Wednesday, June 7th, 2023

David Leavitt breaks out of decorous fiction in “Arkansas”

Arkansas: Three Novellas

Arkansas: Three Novellas

by David Leavitt

Published by Houghton Mifflin

Published April 3, 1997
Literature (anthology)
198 pgs. • Find on

Reviewed by Stephen O. Murray

October 21, 1998.


David Leavitt’s stories have struck me as highly polished and little more.

I admired his first novel, The Lost Language of Cranes, a conventional narrative about the painful dissolution of a long-running marriage when father and son come out. No one seems to have liked Equal Affections, and When England Sleeps (which I haven’t read) is primarily known for cannibalizing Stephen Spender’s memoirs. Thus, my expectations for Arkansas were not particularly high.

I couldn’t help knowing the subject matter of “The Term Paper Artist” after a well-publicized decision not to print it in Esquire. Even though I knew what to expect (a blocked writer composing term papers for male UCLA students in exchange for letting him suck their cocks) I found it more daring, both in narrative and explicitness—that is, explicitness about abjection. It is not very sexually graphic.

I hadn’t realized that “artist” in the title was more than a metaphor. Submitted under other names, the papers are the best work that the novella’s narrator, who is also named David Leavitt, has done, better than the work published under his own name.

Still, ultimately, he is a failure in writing term papers, too, unable to make one of them fit with the character and work of the most conscientious of his customers, a Mormon whose homoerotic desires he unleashes. I wanted to hear about getting fucked in the jeep of one of his customers. Most let him suck their cocks, which seems to me not a very high price for original papers that earned As for the mostly affluent and lazy students whose names were on the papers. David doesn’t want to fuck them, which is fortunate, since that’s a price the straight boys balk at (making sure that that isn’t part of the contract).

ArkansasThe mix of unsavory activity by David Leavitt (the character) and the reputation for reticence of David Leavitt (the writer) gives frisson, though what is most interesting to me is writing for fame vs. ghostwriting for pleasures (including sex, but doesn’t fame open avenues to sex, too?) And the metanarrative about memory and fiction is far better than the lame justifications Leavitt offered in the case of borrowing Spender’s memories! That David Leavitt was sued by an elderly English poet is most certainly fact, but one may wonder if his own reported sexual acts were any more reportorial than those he imagined for Sir Stephen.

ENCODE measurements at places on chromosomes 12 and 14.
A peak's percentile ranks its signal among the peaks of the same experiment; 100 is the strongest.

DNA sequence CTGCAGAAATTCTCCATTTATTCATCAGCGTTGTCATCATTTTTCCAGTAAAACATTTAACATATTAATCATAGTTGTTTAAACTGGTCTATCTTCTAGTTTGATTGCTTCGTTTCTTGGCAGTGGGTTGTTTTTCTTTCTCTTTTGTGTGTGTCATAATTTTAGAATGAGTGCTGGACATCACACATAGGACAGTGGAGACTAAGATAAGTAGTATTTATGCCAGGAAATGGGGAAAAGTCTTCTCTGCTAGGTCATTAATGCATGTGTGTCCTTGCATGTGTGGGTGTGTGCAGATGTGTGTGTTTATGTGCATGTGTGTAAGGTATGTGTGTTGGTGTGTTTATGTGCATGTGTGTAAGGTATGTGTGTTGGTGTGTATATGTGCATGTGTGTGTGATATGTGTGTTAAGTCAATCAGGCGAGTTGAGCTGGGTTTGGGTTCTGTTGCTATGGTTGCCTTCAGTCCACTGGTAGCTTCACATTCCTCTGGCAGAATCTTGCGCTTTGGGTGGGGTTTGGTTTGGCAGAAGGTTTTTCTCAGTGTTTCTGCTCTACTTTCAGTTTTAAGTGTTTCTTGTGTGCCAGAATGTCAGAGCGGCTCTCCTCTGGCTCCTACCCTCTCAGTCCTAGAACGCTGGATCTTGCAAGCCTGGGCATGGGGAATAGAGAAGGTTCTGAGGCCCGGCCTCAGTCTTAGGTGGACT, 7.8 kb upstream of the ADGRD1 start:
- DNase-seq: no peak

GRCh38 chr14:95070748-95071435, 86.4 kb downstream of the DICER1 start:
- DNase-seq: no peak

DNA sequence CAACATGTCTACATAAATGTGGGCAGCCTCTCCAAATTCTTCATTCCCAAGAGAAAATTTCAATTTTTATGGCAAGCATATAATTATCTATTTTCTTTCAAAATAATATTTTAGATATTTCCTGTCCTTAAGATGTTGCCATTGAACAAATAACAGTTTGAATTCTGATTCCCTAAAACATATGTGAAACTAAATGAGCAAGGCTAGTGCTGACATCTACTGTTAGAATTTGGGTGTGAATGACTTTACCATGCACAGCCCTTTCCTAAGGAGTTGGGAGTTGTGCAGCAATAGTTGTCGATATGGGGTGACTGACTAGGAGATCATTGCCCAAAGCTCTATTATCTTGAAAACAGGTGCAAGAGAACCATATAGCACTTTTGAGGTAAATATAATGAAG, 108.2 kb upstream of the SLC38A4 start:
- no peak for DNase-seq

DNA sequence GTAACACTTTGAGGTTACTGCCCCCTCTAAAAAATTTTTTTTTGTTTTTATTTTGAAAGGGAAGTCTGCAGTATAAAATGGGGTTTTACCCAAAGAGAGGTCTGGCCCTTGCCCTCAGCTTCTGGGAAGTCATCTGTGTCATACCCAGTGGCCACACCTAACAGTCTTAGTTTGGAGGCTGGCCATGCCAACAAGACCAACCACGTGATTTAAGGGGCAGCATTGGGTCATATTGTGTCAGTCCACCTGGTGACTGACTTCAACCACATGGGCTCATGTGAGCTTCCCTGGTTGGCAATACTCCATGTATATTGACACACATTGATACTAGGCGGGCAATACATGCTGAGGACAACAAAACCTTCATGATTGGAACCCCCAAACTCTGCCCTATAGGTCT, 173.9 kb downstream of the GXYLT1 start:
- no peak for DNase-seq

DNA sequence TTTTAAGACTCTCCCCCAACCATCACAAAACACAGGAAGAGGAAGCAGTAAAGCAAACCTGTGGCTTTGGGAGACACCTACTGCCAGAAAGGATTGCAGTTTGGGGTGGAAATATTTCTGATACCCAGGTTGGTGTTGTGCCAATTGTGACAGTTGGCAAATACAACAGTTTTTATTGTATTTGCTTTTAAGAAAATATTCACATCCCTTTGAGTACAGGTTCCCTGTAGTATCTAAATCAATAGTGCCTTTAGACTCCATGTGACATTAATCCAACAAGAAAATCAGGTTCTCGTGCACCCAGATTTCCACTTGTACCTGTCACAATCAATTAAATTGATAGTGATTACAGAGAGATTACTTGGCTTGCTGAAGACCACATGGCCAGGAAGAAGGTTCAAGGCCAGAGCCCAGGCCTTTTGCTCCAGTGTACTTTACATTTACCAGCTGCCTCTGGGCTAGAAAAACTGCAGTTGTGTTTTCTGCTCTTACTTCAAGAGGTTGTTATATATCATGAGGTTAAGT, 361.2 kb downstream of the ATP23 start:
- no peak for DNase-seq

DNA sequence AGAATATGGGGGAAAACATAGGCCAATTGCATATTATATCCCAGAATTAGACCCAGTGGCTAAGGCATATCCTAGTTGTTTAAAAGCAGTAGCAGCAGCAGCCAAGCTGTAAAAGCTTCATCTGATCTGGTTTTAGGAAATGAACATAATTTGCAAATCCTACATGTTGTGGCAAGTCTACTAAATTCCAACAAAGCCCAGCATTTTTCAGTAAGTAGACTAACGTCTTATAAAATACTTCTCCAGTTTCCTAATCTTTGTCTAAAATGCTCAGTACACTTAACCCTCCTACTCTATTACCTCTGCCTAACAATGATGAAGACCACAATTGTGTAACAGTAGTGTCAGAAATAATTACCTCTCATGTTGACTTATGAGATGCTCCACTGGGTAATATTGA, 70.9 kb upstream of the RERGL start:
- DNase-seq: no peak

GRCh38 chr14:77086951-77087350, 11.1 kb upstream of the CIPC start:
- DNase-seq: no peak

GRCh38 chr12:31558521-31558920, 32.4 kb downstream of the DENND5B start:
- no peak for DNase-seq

Leavitt’s alter ego eventually gets the man in “Wooden Anniversary,” too. I don’t really believe Lizzie recording in detail Nathan’s hallucination by the Arno, but the choice of someone who does not understand why Celia is so upset (when Nathan triumphs again with the man she knows he wants and thinks he will not get as revenge for not wanting her 17 years earlier in college) is good. Good local color, too.

“Wooden Anniversary” is more than a little sadistic in that it is hard not to read Nathan as David. It also provides another instance of pretending not to know (the will not to know) doubly imagined Italian parents (p. 109). Here it is Celia who is masochistic (or at least ready for abjection) and not the Leavitt stand-in. Nathan may be cracking up, but mostly he is bored and inconsiderate (of what Lizzie also fails to grasp until told, “So how could I know?” He might argue, “I didn’t know I was competing with Celia…”)

There’s more self-flagellation (about being unproductive and obsessed with phone sex and video porn) in the last novella, “Saturn Street.” It is a story in which the narrator doesn’t get the man. Another AIDS service organization volunteer get the wreck of a hunk who was a carpenter and made at least one porno flick (so that David does get to see what his cock is like). I don’t know what the point of this story is.

He several times mentions that he “doesn’t absorb details well; he also repeats Oscar Wilde’s assertion that conversation is the basis of successful marriages. And the narrators make daily visits to Circus of Books on Santa Monica Blvd. to peruse and purchase porn. And the narrators are portentously, though not fatally, attracted to heedless but sweet and mostly nonjudgemental straight male sex objects. . .

21 October 1998, later posted on epinions
©1999, 2016


About The Author

Stephen O. Murray grew up in rural southern Minnesota, earned a B.A. from James Madison College (within Michigan State University), an M.A. from the University of Arizona, a Ph.D. from the University of Toronto (both in sociology), and was a postdoctoral fellow at Berkeley (in anthropology). He is the author of American Gay, Homosexualities, etc. and lives in San Francisco.